Fantasy Football: 3 Things We Learned in Week 10

The Steelers are starting to test drive Jaylen Warren. What else did we learn this past Sunday?

Perhaps more than anything, fantasy football is a game of adjustments. Season-long fantasy doesn't end at the draft, and smart managers learn to take the trends and data that each week of games offers and apply it to their roster decisions moving forward.

This weekly piece will look at trends from the previous slate of games and determine which trends in snaps, usage, and matchups are actionable moving forward. Let's dive in and look at some interesting pieces of information from an exciting Week 10.

Christian Watson Breaking the Mold

As discussed on the Late Round Podcast, rookie wide receiver Christian Watson's breakout game was not as surprising as some might think considering how he is breaking the mold for wide receivers with his pedigree.

We don't normally see four-year wide receivers out of a Division II school (North Dakota State) taken in the middle of the second round. But, Watson's NFL combine metrics and athleticism were almost literally off the charts. Here are his measurements, courtesy of Player Profiler:

I guess you can poke holes in the agility rating, but how valuable is that really when you have a 6'4" monster receiver with speed to spare?

A litany of injuries kept Watson from receiving more than 22 snaps since Week 1, but all that changed on Sunday. With Romeo Doubs and Randall Cobb out with their own injuries, Watson was in on 54 snaps (84%) and saw a 42.0% target share, which led to his three-touchdown game. All eyes were on Allen Lazard at the beginning of the season to try and take over Davante Adams' role as the WR1 in Green Bay, but Lazard has seen above a 21.0% target share in only two games this year.

Cobb has maxed out at a 33.0% target share, Doubs a 25.0% target share, and Robert Tonyan a 27.0% target share. Sunday was Watson's turn, and he gave the Packers the best performance out of any of the other receiver candidates. Considering the injuries to the other receivers -- and the fact that Amari Rodgers can't step on the field without fumbling the football -- this is now Watson's room to lead.

He's rostered in just 10% of Yahoo leagues, so he will be the most coveted player on waiver wires this week.

Jaylen Warren is on the Verge of a Breakthrough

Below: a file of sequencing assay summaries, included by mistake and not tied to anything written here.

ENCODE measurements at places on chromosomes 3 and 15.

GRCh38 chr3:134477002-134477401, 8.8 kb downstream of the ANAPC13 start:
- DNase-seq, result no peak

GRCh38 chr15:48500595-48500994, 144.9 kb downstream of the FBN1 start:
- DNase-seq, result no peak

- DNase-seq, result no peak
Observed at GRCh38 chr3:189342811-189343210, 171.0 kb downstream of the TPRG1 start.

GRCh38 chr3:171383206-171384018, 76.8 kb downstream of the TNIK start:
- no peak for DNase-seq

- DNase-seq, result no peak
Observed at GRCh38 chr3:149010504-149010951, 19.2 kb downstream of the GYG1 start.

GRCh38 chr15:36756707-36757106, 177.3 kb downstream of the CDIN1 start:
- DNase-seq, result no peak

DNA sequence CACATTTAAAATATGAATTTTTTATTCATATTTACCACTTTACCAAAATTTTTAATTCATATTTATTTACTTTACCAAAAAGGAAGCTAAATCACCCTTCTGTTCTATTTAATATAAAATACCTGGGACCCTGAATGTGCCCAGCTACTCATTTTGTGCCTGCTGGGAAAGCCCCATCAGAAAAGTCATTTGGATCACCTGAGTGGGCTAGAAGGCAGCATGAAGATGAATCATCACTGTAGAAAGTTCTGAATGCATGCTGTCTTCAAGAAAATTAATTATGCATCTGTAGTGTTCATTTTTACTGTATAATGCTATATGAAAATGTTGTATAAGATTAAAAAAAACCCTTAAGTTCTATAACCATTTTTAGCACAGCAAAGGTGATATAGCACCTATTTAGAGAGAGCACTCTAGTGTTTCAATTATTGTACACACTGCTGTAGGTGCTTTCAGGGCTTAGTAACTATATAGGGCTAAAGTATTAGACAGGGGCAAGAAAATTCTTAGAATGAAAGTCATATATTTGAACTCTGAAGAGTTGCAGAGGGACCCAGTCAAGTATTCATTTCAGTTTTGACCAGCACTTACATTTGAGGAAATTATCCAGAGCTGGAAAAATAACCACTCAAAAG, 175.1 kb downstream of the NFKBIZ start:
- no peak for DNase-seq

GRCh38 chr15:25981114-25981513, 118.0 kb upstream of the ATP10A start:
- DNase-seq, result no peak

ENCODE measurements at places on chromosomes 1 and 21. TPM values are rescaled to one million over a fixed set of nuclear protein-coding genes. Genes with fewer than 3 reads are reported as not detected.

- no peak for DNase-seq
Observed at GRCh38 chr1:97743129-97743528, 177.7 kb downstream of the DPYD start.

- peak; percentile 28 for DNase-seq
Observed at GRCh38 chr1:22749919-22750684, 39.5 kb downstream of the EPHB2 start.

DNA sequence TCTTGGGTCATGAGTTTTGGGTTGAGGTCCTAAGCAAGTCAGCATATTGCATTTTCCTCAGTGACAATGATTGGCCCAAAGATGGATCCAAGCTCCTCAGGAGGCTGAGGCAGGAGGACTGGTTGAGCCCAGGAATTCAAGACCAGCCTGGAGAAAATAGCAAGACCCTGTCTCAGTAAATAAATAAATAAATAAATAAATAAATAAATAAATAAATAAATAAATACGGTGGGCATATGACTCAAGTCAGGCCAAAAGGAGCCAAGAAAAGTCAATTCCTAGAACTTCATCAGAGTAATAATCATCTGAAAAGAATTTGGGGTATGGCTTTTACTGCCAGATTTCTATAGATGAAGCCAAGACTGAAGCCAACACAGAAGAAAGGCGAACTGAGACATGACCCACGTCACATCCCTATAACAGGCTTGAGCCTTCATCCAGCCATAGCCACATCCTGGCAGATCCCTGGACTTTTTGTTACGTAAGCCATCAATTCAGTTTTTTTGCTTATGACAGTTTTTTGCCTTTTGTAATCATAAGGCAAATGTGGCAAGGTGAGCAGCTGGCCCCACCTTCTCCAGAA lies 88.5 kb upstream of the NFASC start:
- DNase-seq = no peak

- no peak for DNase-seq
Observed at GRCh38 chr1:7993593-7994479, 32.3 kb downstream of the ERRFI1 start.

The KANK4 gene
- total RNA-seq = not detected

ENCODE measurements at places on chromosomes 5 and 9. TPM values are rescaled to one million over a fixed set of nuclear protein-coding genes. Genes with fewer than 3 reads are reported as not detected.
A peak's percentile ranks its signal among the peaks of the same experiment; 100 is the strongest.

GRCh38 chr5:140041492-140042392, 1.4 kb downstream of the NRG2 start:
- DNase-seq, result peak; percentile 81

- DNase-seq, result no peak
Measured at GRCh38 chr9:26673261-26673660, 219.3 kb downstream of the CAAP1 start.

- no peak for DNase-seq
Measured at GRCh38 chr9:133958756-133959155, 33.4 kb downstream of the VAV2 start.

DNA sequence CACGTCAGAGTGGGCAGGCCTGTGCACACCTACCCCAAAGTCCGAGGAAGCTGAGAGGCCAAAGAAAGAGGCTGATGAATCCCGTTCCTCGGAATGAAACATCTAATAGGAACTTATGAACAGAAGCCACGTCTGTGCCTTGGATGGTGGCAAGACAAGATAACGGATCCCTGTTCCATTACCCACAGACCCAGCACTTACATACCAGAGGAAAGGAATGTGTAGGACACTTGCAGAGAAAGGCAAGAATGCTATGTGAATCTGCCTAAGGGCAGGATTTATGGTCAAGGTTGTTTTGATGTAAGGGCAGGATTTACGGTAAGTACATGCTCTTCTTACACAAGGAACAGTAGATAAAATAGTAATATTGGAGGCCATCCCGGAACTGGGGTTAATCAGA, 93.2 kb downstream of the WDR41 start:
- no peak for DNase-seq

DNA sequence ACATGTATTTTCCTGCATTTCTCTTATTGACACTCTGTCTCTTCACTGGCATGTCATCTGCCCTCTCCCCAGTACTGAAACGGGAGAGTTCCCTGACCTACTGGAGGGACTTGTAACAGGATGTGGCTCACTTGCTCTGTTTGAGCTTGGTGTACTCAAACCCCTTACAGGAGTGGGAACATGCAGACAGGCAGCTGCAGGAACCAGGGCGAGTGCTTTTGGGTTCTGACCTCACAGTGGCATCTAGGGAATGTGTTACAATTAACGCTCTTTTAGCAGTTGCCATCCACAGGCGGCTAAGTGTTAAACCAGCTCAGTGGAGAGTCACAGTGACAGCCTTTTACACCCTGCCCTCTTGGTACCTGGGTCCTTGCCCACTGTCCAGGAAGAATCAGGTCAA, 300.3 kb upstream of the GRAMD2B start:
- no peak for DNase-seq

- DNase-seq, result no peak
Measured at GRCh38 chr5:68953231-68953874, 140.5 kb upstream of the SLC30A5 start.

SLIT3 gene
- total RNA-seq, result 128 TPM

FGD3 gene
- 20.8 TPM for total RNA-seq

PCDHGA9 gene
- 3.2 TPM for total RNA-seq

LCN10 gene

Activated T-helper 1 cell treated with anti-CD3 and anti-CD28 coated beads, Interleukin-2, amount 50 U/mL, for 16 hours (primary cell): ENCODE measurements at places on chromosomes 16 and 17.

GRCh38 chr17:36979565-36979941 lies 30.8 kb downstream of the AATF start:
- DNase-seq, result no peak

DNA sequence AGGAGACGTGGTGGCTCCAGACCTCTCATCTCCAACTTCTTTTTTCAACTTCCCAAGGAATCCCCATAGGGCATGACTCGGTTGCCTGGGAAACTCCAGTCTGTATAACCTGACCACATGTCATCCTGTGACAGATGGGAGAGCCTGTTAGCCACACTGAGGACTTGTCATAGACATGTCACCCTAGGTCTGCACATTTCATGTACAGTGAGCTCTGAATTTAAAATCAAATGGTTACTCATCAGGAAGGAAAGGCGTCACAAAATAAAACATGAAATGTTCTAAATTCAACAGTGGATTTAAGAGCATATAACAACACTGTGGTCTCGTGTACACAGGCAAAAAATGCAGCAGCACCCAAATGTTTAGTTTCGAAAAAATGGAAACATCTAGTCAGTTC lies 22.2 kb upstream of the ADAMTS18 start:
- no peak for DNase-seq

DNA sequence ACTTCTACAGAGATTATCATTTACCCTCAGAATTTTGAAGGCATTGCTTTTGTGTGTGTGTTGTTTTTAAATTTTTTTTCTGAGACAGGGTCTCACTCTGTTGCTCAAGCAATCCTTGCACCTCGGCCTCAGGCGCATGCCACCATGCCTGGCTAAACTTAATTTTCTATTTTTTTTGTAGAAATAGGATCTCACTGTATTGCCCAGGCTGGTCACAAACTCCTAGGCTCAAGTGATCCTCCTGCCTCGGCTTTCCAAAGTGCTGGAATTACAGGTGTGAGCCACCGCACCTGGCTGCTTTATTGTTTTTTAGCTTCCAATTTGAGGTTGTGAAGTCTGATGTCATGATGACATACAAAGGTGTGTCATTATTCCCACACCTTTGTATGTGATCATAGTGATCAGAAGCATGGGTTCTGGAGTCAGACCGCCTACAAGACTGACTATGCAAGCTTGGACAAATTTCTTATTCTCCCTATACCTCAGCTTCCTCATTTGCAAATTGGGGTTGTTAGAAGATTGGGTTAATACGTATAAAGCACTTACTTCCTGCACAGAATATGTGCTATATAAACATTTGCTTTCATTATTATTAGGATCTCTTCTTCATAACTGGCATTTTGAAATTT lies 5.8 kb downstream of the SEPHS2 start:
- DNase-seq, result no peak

There were numerous rumblings this past week that Najee Harris was going to start seeing a reduced workload, and that the Pittsburgh Steelers coaches would be giving Jaylen Warren more of a shot at a featured role. That narrative drove a lot of the discussion around whether or not fantasy managers started Harris this week, but the truth of the matter is, the move to Warren is long overdue.

At numberFire, we use a metric known as Net Expected Points (NEP), which is essentially the expected points added for every play out on the field. It measures how much a player adds to his team's expected point total over the course of a game and a season. Among running backs with at least 30 carries this year (61 total running backs), Warren ranks 2nd in NEP per rush attempt (0.14) while Harris is just 52nd (-0.11).

The players that fall below Warren would be considered some of the most dynamic rushers in the league: Tony Pollard, Nick Chubb, and Aaron Jones. Those numbers might not hold up against a full workload if Warren were to receive that kind of usage, but we certainly started to see the roles shift in Week 10.

Warren's 43% snap share was his second-highest of the season and was 13% above his season average. The Steelers are rebuilding this year with so many defensive injuries and with Kenny Pickett taking over at quarterback. So, they have an incentive to not see what they have in Warren.

In a best-case scenario for the rookie, it becomes sort of a poor man's Ezekiel Elliott-Tony Pollard situation with Warren as the more dynamic, pass-catching back.

Cole Kmet Will Be a Top Five Tight End in 2023

I know you are here for some really in-depth, hard-hitting football analysis, so here is some for you: Cole Kmet has been really good at football lately.

Over the last five weeks, only Travis Kelce has scored more fantasy points overall, and only Kelce and George Kittle have scored more points per game than Kmet.

As Justin Fields has emerged as a real contender for the QB1 overall conversation, he has been the tide that lifts all the offensive boats in Chicago. Fields has been given more opportunity to throw, and as defenders are needing to stack the box more to prevent the designed runs, Kmet has benefited from lighter coverage and more space in zone coverage.

In Kmet's first 155 career targets in the NFL, he totaled two touchdowns. This is after he famously caught zero touchdowns in 2021 and analysts predicted the positive touchdown regression would come. Now it finally has given that the passing rate for the offense has increased.

Although he has been in the league for two and a half years now, Kmet is still just 23 years old. After Kyle Pitts, I can't think of another tight end I might want in dynasty leagues for the next five years -- especially considering he will be tied to Justin Fields the entire time. But it's not just dynasty where he has long-term potential value.

Consider the status of the tight end position. You have Kelce and Mark Andrews at the top. Darren Waller and George Kittle can't stay healthy. Both Zach Ertz and Dallas Goedert just suffered serious injuries. The Atlanta Falcons refuse to throw to Pitts. Everyone else is a pure crapshoot. Why can't Kmet be a top-five tight end in 2023?

Somehow, he is still available in 40% of Yahoo leagues as of Tuesday morning.